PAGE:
DENTON (CBSDFW.COM) – The proposed ban on hydraulic fracking in Denton will go to voters this November after City Council members voted early Wednesday against an outright ban in a 5-2 vote that came after an eight-hour-long public hearing.

The final vote just before 3 a.m. came after council members heard from scores of people opposed to and in favor of the ban.

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The ordinance would have made Denton the first city in state to ban fracking within its city limits. Fracking involves blasting a mix of water, sand and a mix of chemicals deep into underground rock formations to free oil and gas.

More than 100 people signed up for a chance to address the council.

Earlier on Tuesday, CBS 11 News spoke to one woman who worries that she’s caught in the middle. Debbie Ingram said she has spent her life outdoors. “I was either outside working on a flower bed, fishing, [or] sitting on the porch. And I’m still that way,” she said.

But last February Ingram said a new neighbor invaded her backyard haven. “When the fracking started I got downright sick. There was dust on everything. I couldn’t go for my walks because I couldn’t breathe.”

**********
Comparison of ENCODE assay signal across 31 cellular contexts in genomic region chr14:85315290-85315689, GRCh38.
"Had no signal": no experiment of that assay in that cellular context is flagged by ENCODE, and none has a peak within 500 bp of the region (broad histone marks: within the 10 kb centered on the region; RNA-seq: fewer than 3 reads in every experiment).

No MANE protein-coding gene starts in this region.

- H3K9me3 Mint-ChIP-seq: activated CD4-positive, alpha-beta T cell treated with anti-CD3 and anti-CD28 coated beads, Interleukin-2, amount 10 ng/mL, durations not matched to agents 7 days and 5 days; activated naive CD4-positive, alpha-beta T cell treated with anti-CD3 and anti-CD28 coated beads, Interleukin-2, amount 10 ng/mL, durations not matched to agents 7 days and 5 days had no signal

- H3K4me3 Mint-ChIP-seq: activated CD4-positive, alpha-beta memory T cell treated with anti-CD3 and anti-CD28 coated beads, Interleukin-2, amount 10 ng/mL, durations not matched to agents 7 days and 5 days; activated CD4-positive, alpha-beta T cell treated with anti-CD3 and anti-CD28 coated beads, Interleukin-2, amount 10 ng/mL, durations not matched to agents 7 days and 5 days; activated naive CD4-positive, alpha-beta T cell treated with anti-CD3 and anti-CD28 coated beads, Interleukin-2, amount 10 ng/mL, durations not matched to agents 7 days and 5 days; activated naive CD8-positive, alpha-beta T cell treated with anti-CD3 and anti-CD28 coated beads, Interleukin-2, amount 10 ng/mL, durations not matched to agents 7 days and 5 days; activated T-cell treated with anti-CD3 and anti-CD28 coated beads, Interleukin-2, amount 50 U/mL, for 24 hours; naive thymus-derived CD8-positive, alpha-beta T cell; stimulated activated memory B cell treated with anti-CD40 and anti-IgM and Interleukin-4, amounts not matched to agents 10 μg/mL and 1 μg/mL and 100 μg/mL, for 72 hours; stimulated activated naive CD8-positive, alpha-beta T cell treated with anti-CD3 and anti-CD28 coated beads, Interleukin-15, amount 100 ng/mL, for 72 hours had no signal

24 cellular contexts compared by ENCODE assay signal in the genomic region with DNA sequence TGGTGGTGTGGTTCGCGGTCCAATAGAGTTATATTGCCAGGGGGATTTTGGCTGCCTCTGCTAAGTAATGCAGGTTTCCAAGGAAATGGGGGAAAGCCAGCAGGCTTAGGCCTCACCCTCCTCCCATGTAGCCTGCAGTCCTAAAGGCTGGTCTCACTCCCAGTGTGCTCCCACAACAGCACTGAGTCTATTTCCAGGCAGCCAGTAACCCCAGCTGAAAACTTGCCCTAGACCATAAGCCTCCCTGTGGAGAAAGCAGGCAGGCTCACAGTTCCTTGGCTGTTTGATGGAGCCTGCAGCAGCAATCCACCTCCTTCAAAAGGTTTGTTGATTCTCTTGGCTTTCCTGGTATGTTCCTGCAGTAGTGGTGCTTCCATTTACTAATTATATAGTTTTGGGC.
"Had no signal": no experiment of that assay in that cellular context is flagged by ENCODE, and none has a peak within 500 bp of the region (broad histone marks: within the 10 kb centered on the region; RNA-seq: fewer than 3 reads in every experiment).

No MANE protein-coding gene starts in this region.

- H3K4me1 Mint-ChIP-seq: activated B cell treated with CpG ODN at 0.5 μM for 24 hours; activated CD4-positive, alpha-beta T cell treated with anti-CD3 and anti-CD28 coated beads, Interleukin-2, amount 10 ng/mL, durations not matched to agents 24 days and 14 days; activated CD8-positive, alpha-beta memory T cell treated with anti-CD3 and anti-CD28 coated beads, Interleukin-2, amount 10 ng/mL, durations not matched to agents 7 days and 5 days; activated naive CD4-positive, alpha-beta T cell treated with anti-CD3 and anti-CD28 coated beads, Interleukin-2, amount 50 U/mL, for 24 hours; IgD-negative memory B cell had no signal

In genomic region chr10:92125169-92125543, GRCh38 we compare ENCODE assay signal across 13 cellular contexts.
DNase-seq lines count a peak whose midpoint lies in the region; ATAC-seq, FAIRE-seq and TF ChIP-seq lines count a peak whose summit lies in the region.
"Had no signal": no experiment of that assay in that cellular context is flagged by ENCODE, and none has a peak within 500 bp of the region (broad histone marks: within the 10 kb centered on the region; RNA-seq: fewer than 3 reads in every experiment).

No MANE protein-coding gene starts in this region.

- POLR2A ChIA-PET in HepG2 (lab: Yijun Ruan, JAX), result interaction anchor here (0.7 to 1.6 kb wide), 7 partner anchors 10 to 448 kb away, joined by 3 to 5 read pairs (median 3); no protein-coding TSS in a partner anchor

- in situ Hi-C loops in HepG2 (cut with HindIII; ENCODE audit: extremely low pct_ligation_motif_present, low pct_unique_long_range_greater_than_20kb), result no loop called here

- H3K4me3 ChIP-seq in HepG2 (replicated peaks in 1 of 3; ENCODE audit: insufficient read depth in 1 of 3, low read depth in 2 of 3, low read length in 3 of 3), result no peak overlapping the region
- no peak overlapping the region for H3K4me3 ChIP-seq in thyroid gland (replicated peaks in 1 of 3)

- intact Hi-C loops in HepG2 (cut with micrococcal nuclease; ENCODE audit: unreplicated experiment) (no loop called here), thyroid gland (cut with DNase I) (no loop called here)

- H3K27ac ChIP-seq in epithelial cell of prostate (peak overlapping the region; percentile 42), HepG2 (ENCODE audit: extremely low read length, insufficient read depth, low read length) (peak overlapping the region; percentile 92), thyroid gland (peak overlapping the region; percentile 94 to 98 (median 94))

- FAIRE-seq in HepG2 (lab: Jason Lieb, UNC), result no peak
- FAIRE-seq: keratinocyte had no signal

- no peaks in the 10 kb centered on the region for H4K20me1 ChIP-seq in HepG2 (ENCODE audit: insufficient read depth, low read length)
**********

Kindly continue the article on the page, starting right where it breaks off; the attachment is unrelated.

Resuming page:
Dallas-based Eagle Ridge Energy purchased leases on an old drill site that site just 200 feet behind people’s homes.

The city sued. So did residents. The response came in May when the city council barred any new drilling — until September.

Now, a petition with more than 2,000 signatures has prompted city council to consider the outright ban on future fracking.

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Jack Fleet is a mineral rights owner who worries unfounded fears on fracking could infringe on his rights. “Separating fact from fiction is a big issue,” he said. “I believe that mineral owners and royalty owners have a right to develop their property.”

With debate stretching into the night, hundreds of people are watching city leaders from ringside to see where they will fall in the vote. Denton is a city of about 120,000 residents.

During the meeting opponents to the ban warned that it would lead to costly lawsuits and millions in lost tax revenues. To date, the gas fields have produced $1 billion in mineral wealth. But far more people have expressed the opinion that environmental and health issues should outweigh any expense.

(©2014 CBS Local Media, a division of CBS Radio Inc. All Rights Reserved. This material may not be published, broadcast, rewritten, or redistributed.)

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